With door-knocking out for the 2020 provincial election, local candidates have turned to phones and social media to connect with potential voters. (File Photo)

Potential Cariboo North MLAs talk COVID-19 campaigning

Candidates reveal their plans for what their campaigns will look like during a global pandemic

If you get an unexpected knock on your door this election season, it probably won’t be from a local political campaign.

Candidates in Cariboo North are figuring out how to engage with the public during a global pandemic.

The Quesnel and District Chamber of Commerce will be hosting its usual all-candidates forum, but voters will only be able to see it on Facebook, not in person.

Cariboo North B.C. Liberal candidate Coralee Oakes said she was frustrated an election was called now, instead of next spring or fall.

Oakes said her campaign would not be opening an office that is open to the public or knocking on doors so they can stay safe during what she called the second wave of COVID-19. For now, all outreach will be done at a distance, either through phoning or online.

“It was an incredibly difficult decision because I feel not having that office puts us at an incredible disadvantage,” Oakes said. “I just feel so many of our volunteers may have immune-compromised systems, and I would never be willing to put at risk anyone’s health.”

For NDP candidate Scott Elliott, he’s at least been able to follow through on his own personal tradition. Each election the city councillor has run in has included trips to Moffat Bridge to hold a sign and interact with drivers.

“I thought it was a good way to engage with people and let them know how passionate I am about the position, but this time around, it’s just perfect,” he said. “I’m not able to knock on doors, which I typically do. I knocked on hundreds and hundreds of doors last election.”

Elliott added he’s talking to as many people as possible, but now on the phone instead of in-person.

READ MORE: B.C. VOTES 2020: Looking back at 2017 Cariboo North numbers

Green Party candidate Doug Gook said he’ll be only interacting in-person with potential voters outdoors.

“This is my garlic planting season, so I’m thinking of opening up stretches of time in each day where people can visit me in my garlic patch,” he said. “I’ll be popping cloves in the heavily-composted ground, and talking politics is a wonderful way to pass the time.”

Gook said he’ll be in contact with voters only through physically-distanced means, adding the nomination process was a good template to follow. Candidates were able to take oral declarations of support to reach the 75 threshold for nominations.

“We’re going to be doing a lot of creative politicking through social media and through direct contact with that classic, revolutionary thing called the telephone,” he said. “The telephone was the key connection.”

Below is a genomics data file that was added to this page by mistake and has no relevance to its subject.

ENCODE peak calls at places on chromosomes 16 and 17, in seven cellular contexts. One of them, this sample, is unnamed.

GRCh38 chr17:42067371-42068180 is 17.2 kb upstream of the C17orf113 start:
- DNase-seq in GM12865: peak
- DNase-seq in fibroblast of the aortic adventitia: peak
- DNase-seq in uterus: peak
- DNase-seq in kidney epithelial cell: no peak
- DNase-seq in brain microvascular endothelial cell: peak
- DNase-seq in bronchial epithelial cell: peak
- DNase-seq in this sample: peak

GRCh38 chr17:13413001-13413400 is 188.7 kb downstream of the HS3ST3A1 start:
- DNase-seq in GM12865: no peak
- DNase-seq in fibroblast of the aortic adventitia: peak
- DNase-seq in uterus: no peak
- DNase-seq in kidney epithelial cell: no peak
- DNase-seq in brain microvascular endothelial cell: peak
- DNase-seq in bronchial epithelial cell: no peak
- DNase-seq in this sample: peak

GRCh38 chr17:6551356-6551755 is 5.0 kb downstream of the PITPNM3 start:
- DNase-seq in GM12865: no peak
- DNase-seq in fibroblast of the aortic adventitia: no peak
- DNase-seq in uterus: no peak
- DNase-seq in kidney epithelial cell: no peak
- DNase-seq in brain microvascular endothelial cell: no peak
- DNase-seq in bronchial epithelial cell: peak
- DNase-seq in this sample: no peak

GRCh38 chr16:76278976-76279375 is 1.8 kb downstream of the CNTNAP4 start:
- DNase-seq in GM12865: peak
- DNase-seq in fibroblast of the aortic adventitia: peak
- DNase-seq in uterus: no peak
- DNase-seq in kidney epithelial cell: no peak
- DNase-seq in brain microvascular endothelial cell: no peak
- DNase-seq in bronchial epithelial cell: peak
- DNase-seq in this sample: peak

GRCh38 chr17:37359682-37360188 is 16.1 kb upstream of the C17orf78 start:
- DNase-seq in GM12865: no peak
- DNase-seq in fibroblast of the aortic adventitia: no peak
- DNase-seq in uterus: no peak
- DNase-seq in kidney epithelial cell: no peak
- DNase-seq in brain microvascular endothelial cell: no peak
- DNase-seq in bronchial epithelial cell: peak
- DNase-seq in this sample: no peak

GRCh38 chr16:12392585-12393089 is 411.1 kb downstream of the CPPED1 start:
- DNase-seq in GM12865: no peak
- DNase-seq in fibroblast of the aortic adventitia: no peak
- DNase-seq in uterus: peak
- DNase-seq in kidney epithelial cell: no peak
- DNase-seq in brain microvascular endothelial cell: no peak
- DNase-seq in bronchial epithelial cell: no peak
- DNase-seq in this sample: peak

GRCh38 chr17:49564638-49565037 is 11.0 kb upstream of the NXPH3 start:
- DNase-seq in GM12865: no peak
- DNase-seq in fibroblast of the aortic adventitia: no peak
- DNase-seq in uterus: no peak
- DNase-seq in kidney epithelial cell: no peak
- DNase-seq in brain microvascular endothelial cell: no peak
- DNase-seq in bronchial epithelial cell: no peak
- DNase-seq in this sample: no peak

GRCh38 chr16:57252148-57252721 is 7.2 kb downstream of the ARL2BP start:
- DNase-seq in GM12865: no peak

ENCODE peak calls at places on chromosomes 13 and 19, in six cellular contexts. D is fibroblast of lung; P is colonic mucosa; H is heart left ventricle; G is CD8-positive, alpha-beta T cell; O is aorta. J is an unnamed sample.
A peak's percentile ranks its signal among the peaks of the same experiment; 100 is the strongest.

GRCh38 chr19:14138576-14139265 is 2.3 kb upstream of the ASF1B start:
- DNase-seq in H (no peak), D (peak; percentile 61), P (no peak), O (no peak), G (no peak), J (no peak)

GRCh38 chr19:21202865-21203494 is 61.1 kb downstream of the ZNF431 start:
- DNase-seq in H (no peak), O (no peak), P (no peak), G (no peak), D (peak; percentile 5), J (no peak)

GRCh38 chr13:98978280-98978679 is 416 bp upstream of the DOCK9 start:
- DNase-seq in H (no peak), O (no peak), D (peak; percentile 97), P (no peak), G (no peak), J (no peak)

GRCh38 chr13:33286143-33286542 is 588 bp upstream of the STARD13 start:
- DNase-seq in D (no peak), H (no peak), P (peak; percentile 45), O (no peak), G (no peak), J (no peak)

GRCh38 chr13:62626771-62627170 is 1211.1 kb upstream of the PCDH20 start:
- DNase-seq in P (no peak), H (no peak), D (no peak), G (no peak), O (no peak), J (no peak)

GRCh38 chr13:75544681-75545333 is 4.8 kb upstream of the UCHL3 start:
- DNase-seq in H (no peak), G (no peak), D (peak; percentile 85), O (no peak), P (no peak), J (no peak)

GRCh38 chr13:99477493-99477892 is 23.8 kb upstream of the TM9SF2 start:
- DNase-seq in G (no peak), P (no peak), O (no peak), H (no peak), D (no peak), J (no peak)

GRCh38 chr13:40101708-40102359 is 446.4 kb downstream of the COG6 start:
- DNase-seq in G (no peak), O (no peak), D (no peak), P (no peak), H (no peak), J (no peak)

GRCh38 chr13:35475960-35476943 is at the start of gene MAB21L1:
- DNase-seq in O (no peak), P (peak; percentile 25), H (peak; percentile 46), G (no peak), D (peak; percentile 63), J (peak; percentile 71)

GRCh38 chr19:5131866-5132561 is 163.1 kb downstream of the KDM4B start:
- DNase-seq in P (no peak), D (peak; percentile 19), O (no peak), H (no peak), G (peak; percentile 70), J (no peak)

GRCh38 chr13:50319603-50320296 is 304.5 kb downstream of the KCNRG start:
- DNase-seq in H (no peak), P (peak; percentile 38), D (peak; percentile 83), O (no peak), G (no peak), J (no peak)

Oakes said she wasn’t going to be door-knocking, noting the geography and communities inside Cariboo North makes campaigning risky.

“Cariboo North, the riding, is larger than Vancouver Island,” she said. “[Traditional campaigning] just puts people at a risk at a time when we’re heading into the second wave. It’s a huge responsibility for all of our campaign teams. On our team, we are putting safety first.”

That safety-first mindset is extending to election day procedures for campaigns as well. Campaigns are not planning any election night events, not only to keep a small close contacts list, but also because a large number of mail-in ballots are expected.

Elections BC estimates 35 per cent of voters will do so by mail in 2020.

For campaigns used to getting out the vote and following up on election day to confirm their supports got to the polls, they’ve needed to shift their thinking.

“The amount of mail-in ballots is unprecedented,” Elliott said. “I think that’s been a real positive for people. They want to feel safe, and [mail-in ballots] are as safe as you’re going to get.”

The provincial election will take place on Saturday, Oct. 24. The deadline to request a mail-in ballot is Sept.17, and those ballots are not counted until a week after the election. Advance voting will be available from Thursday, Oct. 15 to Wednesday, Oct. 21.

Kyle Townsend, who is running for the B.C. Conservative party, did not respond to a interview request before our press deadline.


The all-candidates will take place Wednesday, Oct. 14 from 6:30-8:30 p.m.

It will not be open to the public but will be streamed live via Facebook. Members of the public can submit questions for candidates through Slido from Oct. 7 to Oct. 14 at 6 p.m. by visiting the website www.sli.do and entering the event code 12836. As well, if anyone is not comfortable using Slido, they can call the Quesnel and District Chamber of Commerce at 250-992-7262 to share their questions.

READ MORE: NDP promise ICBC rebate as BC Liberals pledge to hold referendum on Surrey policing


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